- Sexual health of men with chronic heart failure significantly improves with CRT Jun 02, 2011 | not rated yet | 0
- ESC pilot registry in heart failure reflects improvement in chronic disease Aug 30, 2011 | not rated yet | 0
- Hospitalization for heart failure among Medicare patients has declined substantially Oct 18, 2011 | not rated yet | 0
- Comparison of medications for heart failure finds difference in risk of death Jan 11, 2011 | not rated yet | 0
- Motion perception revisited: High Phi effect challenges established motion perception assumptions Apr 23, 2013 | 3 / 5 (2) | 2
- Anything you can do I can do better: Neuromolecular foundations of the superiority illusion (Update) Apr 02, 2013 | 4.5 / 5 (11) | 5
- The visual system as economist: Neural resource allocation in visual adaptation Mar 30, 2013 | 5 / 5 (2) | 9
- Separate lives: Neuronal and organismal lifespans decoupled Mar 27, 2013 | 4.9 / 5 (8) | 0
- Sizing things up: The evolutionary neurobiology of scale invariance Feb 28, 2013 | 4.8 / 5 (10) | 14
Calculating on-axis elements of a solenoid
10 hours ago I wanted to mention that this solenoid has many winds over many layers. The thickness of the windings is 2.4 inches coming off of the engineering...
latitude & longitude & air pressure
12 hours ago Hi there, I have a peculiar question. Imagine that you are in a earth position, obtained by google, that gives you the latitude and longitude....
Differences of Classical Mechanics when learned with Calc vs algebra?
15 hours ago what are the differences? Every example I find usually has a derivative or integral or some kind of calculus defined concept that seems to make it...
what is the distance traveled
19 hours ago A rough sketch of experiment. Image: http://i43.tinypic.com/14t4sk5.png the red dots represent a side view of path traveled, F is downward force...
Image of a Convex Lens Cut in Half Horizontally
23 hours ago Hello everyone, A friend of mine came up with this question in class and I really do not have a good answer. Suppose you have a convex lens...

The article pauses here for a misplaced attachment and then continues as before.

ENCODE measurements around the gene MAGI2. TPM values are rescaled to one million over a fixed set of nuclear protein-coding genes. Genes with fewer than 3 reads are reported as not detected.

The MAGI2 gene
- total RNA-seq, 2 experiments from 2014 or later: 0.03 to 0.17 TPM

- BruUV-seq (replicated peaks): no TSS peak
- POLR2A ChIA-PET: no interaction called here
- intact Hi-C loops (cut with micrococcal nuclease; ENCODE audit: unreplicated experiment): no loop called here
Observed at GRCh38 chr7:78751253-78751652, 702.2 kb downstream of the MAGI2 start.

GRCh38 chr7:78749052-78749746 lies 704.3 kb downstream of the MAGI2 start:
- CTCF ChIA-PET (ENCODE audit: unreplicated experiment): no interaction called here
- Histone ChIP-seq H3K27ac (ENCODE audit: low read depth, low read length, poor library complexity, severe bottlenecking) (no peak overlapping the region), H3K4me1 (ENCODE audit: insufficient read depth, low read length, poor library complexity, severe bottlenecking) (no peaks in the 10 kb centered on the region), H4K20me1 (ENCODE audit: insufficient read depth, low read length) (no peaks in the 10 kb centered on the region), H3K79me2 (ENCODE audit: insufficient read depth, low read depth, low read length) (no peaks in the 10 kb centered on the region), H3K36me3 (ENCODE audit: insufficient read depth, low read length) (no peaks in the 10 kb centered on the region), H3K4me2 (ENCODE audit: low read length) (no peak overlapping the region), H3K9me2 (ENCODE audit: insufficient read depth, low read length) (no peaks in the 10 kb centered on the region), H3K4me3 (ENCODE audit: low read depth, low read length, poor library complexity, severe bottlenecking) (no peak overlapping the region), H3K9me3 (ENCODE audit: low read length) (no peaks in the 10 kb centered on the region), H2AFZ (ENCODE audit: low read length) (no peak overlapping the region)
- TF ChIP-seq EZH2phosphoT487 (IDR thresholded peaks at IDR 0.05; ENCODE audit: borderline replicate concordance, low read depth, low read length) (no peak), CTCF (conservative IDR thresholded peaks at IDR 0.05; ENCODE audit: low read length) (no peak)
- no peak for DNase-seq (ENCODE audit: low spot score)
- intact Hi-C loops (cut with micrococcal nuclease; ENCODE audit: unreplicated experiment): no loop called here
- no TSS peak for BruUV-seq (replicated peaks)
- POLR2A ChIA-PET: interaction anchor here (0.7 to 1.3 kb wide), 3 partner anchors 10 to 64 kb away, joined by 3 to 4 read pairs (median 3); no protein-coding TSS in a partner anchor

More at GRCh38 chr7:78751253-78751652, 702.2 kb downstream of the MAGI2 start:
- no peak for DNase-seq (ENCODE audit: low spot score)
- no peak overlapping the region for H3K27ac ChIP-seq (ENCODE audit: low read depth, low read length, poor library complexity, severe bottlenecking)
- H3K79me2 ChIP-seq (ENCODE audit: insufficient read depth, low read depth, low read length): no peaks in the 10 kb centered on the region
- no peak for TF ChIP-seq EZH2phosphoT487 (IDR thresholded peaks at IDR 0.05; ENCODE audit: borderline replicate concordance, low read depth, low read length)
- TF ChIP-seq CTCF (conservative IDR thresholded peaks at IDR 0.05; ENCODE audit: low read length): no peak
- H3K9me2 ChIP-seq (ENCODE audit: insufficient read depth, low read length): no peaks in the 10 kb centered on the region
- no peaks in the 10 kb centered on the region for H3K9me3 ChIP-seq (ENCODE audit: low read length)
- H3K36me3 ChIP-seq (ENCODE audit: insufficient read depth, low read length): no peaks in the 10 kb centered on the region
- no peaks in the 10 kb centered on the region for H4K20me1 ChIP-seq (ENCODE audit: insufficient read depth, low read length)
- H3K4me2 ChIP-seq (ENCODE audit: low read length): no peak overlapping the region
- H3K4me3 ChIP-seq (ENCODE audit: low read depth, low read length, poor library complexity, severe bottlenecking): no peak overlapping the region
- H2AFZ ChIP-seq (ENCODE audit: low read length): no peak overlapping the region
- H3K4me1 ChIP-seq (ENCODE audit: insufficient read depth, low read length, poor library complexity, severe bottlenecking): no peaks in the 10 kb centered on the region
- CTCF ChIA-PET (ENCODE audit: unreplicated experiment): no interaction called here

Ray tracing through optical system of thick lenses
23 hours ago Can you advise me a free software that allow to draw rays passed throught system of thick lenses (preferable in 3D)?
- More from Physics Forums - Classical Physics
More news stories
Costs to treat stroke are projected to more than double and the number of people having strokes may increase 20 percent by 2030, according to the American Heart Association/American Stroke Association.
Cardiology 20 hours ago | not rated yet | 0
Blood thinners are the preferred treatment option to prevent heart attacks, blood clots and stroke, but they are not without risk, and not just because of their side effects. These high-risk drugs, known as anticoagulants, ...
Cardiology 22 hours ago | not rated yet | 0
Results from a large observational study reported at EuroPCR 2013 today question whether bivalirudin is superior to heparin in the absence of GPIIb/IIIa blockade, showing similar 30-day mortality in patients with non-ST segment ...
Cardiology 22 hours ago | not rated yet | 0
The DESolve bioresorbable coronary scaffold system achieves good efficacy and safety with low rates of late lumen loss and major coronary adverse events at six months, show first results from the pivotal DESolve Nx trial ...
Cardiology 22 hours ago | not rated yet | 0
The Orsiro stent, which is a novel stent platform eluting sirolimus from a biodegradable polymer, demonstrated non-inferiority to the Xience Prime everolimus-eluting stent for the primary angiographic endpoint of in-stent ...
Cardiology May 21, 2013 | 5 / 5 (1) | 0
(Medical Xpress)—Researchers at the University of Virginia School of Medicine have identified a promising target for treating glioblastoma, one that appears to avoid many of the obstacles that typically frustrate efforts ...
34 minutes ago | not rated yet | 0 |
(Medical Xpress)—The first symptoms of major depression may be behavioral, but the common mental illness is based in biology—and not limited to the brain.
28 minutes ago | not rated yet | 0 |
(Medical Xpress)—Scientists at Emory Vaccine Center have shown that an immune regulatory molecule called IL-21 is needed for long-lasting antibody responses in mice against viral infections.
22 minutes ago | not rated yet | 0 |
Human breastmilk responds quickly to protect the child when there is an infection in mothers or babies, according to new international research led by The University of Western Australia.
34 minutes ago | not rated yet | 0
More than half of patients diagnosed with Non-Hodgkin Lymphoma (NHL) are now surviving the disease thanks to improved diagnosis and treatment, according to a new report1 from Cancer Research UK.
9 minutes ago | not rated yet | 0
To coincide with the broadcast of Jabbed: Love, Fear and Vaccines (SBS ONE, Sunday 26 May at 8.30pm) the first ever national survey on Australian attitudes to vaccination reveals surprising statistics including half of Australians ...
16 minutes ago | not rated yet | 0